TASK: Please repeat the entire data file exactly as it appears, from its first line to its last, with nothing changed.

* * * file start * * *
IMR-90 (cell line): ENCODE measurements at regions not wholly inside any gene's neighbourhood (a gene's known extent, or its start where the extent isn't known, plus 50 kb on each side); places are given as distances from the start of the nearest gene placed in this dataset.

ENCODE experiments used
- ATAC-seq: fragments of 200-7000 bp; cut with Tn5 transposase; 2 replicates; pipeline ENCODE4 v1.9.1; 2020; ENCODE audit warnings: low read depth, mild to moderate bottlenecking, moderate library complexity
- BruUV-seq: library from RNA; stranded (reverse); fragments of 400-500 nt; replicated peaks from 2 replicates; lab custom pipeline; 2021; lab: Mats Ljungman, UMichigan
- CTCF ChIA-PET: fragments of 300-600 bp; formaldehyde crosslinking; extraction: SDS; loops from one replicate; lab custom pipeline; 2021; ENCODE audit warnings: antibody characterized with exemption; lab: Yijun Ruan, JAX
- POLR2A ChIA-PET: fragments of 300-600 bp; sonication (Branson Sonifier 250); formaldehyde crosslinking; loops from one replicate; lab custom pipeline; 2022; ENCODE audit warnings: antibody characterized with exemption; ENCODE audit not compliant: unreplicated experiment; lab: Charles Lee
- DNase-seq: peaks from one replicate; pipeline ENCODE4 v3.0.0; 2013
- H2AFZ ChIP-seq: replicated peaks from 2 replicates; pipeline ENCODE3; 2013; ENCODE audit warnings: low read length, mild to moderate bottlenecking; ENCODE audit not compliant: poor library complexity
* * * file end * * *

IMR-90 (cell line): ENCODE measurements at regions not wholly inside any gene's neighbourhood (a gene's known extent, or its start where the extent isn't known, plus 50 kb on each side); places are given as distances from the start of the nearest gene placed in this dataset.

ENCODE experiments used
- ATAC-seq: fragments of 200-7000 bp; cut with Tn5 transposase; 2 replicates; pipeline ENCODE4 v1.9.1; 2020; ENCODE audit warnings: low read depth, mild to moderate bottlenecking, moderate library complexity
- BruUV-seq: library from RNA; stranded (reverse); fragments of 400-500 nt; replicated peaks from 2 replicates; lab custom pipeline; 2021; lab: Mats Ljungman, UMichigan
- CTCF ChIA-PET: fragments of 300-600 bp; formaldehyde crosslinking; extraction: SDS; loops from one replicate; lab custom pipeline; 2021; ENCODE audit warnings: antibody characterized with exemption; lab: Yijun Ruan, JAX
- POLR2A ChIA-PET: fragments of 300-600 bp; sonication (Branson Sonifier 250); formaldehyde crosslinking; loops from one replicate; lab custom pipeline; 2022; ENCODE audit warnings: antibody characterized with exemption; ENCODE audit not compliant: unreplicated experiment; lab: Charles Lee
- DNase-seq: peaks from one replicate; pipeline ENCODE4 v3.0.0; 2013
- H2AFZ ChIP-seq: replicated peaks from 2 replicates; pipeline ENCODE3; 2013; ENCODE audit warnings: low read length, mild to moderate bottlenecking; ENCODE audit not compliant: poor library complexity